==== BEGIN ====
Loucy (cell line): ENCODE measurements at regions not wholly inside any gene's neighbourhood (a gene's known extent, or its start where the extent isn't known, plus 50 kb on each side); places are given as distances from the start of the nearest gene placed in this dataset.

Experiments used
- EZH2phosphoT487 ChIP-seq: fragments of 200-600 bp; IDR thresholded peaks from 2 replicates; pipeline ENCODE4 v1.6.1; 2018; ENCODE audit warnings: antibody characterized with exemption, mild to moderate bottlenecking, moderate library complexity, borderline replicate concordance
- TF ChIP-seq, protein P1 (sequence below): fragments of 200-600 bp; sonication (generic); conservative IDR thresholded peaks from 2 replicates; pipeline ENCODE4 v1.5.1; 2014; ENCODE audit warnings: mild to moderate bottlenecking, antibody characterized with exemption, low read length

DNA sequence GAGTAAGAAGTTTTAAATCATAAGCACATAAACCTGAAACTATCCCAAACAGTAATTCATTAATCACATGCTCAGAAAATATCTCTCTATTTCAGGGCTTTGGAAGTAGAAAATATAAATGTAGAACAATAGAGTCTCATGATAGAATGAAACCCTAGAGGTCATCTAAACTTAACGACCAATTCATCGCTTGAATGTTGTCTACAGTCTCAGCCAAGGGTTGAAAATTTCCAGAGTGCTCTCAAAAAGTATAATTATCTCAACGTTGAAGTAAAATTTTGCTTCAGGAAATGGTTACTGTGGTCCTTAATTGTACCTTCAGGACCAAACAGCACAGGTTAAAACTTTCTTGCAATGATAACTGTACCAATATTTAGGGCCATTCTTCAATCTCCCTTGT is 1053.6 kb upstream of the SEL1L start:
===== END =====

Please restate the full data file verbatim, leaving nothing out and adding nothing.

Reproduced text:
Loucy (cell line): ENCODE measurements at regions not wholly inside any gene's neighbourhood (a gene's known extent, or its start where the extent isn't known, plus 50 kb on each side); places are given as distances from the start of the nearest gene placed in this dataset.

Experiments used
- EZH2phosphoT487 ChIP-seq: fragments of 200-600 bp; IDR thresholded peaks from 2 replicates; pipeline ENCODE4 v1.6.1; 2018; ENCODE audit warnings: antibody characterized with exemption, mild to moderate bottlenecking, moderate library complexity, borderline replicate concordance
- TF ChIP-seq, protein P1 (sequence below): fragments of 200-600 bp; sonication (generic); conservative IDR thresholded peaks from 2 replicates; pipeline ENCODE4 v1.5.1; 2014; ENCODE audit warnings: mild to moderate bottlenecking, antibody characterized with exemption, low read length

DNA sequence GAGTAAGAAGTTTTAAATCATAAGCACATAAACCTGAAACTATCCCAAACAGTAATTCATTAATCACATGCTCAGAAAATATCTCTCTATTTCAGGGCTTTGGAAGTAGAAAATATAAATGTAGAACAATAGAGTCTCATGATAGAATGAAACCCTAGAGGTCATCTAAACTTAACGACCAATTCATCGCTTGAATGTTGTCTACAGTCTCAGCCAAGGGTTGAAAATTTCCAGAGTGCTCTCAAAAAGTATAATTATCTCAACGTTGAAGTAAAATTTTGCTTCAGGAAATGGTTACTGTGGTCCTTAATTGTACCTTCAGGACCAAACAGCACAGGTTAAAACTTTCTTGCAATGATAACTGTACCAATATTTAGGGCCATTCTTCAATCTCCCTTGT is 1053.6 kb upstream of the SEL1L start: